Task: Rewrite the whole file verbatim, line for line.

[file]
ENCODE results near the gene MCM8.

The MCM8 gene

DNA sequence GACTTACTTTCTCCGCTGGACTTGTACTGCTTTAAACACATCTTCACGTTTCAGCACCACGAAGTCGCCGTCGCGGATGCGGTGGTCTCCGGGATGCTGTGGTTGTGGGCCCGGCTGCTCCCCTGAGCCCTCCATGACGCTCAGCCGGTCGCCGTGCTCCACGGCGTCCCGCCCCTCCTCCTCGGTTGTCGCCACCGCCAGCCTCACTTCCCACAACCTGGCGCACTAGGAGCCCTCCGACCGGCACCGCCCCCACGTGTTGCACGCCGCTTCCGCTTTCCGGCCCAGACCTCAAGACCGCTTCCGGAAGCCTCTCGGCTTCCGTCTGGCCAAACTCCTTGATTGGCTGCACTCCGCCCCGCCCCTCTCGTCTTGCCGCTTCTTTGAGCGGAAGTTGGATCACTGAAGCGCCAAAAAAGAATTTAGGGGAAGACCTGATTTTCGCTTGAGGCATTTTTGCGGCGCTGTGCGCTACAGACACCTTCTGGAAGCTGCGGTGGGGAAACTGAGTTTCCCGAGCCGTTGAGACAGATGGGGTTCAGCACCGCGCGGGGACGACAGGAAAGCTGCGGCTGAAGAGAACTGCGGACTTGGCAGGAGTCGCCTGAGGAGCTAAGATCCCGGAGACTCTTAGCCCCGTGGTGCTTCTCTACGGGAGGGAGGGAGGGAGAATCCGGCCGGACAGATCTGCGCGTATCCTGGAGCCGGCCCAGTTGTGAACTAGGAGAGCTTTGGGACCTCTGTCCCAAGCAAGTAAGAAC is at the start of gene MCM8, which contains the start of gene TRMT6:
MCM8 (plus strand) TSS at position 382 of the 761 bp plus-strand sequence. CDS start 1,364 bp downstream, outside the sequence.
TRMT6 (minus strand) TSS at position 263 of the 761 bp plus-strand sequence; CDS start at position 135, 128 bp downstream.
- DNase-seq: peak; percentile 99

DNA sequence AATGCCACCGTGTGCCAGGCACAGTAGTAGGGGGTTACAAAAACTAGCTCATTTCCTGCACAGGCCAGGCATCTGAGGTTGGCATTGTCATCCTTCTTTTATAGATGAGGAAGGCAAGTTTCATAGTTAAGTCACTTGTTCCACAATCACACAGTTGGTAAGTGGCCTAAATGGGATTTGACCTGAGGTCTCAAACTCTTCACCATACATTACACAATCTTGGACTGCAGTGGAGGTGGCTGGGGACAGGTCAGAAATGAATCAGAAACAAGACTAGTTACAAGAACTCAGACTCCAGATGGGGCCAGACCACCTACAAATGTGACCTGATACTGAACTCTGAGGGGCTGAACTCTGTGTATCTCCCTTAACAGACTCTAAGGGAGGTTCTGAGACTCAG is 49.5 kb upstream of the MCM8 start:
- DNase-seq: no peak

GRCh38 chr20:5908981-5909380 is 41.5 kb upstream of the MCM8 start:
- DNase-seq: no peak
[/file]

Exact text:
ENCODE results near the gene MCM8.

The MCM8 gene

DNA sequence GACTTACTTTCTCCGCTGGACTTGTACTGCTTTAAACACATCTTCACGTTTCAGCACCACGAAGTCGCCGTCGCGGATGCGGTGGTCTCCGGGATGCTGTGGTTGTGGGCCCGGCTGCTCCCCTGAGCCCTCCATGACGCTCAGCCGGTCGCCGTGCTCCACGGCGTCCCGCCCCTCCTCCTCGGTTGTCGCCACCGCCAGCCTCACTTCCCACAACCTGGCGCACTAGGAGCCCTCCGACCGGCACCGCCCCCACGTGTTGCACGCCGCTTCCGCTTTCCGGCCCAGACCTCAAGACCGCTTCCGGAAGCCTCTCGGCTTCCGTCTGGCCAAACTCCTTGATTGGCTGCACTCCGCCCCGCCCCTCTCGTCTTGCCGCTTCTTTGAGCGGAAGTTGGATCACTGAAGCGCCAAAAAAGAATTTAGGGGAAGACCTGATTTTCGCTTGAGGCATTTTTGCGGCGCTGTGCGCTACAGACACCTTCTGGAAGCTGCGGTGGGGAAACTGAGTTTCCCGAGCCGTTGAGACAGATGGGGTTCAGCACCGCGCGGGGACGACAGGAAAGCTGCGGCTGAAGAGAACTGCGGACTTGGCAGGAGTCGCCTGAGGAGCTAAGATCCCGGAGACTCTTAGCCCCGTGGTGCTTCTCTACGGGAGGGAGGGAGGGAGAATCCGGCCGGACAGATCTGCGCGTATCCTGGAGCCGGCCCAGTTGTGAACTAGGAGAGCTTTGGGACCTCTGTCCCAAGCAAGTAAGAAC is at the start of gene MCM8, which contains the start of gene TRMT6:
MCM8 (plus strand) TSS at position 382 of the 761 bp plus-strand sequence. CDS start 1,364 bp downstream, outside the sequence.
TRMT6 (minus strand) TSS at position 263 of the 761 bp plus-strand sequence; CDS start at position 135, 128 bp downstream.
- DNase-seq: peak; percentile 99

DNA sequence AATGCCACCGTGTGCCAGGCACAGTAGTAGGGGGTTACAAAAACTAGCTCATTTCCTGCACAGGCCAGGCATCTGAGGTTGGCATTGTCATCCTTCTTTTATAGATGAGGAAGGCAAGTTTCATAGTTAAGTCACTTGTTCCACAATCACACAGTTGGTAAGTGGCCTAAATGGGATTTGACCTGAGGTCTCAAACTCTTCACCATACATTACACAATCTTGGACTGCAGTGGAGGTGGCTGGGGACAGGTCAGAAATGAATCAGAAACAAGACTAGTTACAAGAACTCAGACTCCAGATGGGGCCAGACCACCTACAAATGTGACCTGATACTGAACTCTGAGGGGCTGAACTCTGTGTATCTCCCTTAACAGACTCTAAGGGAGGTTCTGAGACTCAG is 49.5 kb upstream of the MCM8 start:
- DNase-seq: no peak

GRCh38 chr20:5908981-5909380 is 41.5 kb upstream of the MCM8 start:
- DNase-seq: no peak